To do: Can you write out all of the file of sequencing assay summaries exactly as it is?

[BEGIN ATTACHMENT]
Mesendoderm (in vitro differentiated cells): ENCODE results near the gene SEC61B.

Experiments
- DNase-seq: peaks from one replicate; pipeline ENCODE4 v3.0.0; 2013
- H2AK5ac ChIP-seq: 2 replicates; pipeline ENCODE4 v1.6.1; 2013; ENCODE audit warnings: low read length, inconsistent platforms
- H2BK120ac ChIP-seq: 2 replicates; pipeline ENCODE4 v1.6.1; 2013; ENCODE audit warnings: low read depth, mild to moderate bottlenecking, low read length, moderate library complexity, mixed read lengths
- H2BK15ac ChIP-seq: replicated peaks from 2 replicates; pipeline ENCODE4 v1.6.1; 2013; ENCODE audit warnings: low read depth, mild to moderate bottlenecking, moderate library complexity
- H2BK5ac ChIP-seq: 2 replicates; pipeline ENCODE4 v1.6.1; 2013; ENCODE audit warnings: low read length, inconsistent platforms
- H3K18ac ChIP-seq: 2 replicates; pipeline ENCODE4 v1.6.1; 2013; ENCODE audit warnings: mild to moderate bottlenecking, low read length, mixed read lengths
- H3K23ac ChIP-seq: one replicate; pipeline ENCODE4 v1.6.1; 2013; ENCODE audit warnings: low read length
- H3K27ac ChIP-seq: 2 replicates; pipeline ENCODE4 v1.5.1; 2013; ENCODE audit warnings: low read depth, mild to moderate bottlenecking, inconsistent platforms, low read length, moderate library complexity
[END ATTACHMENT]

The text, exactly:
Mesendoderm (in vitro differentiated cells): ENCODE results near the gene SEC61B.

Experiments
- DNase-seq: peaks from one replicate; pipeline ENCODE4 v3.0.0; 2013
- H2AK5ac ChIP-seq: 2 replicates; pipeline ENCODE4 v1.6.1; 2013; ENCODE audit warnings: low read length, inconsistent platforms
- H2BK120ac ChIP-seq: 2 replicates; pipeline ENCODE4 v1.6.1; 2013; ENCODE audit warnings: low read depth, mild to moderate bottlenecking, low read length, moderate library complexity, mixed read lengths
- H2BK15ac ChIP-seq: replicated peaks from 2 replicates; pipeline ENCODE4 v1.6.1; 2013; ENCODE audit warnings: low read depth, mild to moderate bottlenecking, moderate library complexity
- H2BK5ac ChIP-seq: 2 replicates; pipeline ENCODE4 v1.6.1; 2013; ENCODE audit warnings: low read length, inconsistent platforms
- H3K18ac ChIP-seq: 2 replicates; pipeline ENCODE4 v1.6.1; 2013; ENCODE audit warnings: mild to moderate bottlenecking, low read length, mixed read lengths
- H3K23ac ChIP-seq: one replicate; pipeline ENCODE4 v1.6.1; 2013; ENCODE audit warnings: low read length
- H3K27ac ChIP-seq: 2 replicates; pipeline ENCODE4 v1.5.1; 2013; ENCODE audit warnings: low read depth, mild to moderate bottlenecking, inconsistent platforms, low read length, moderate library complexity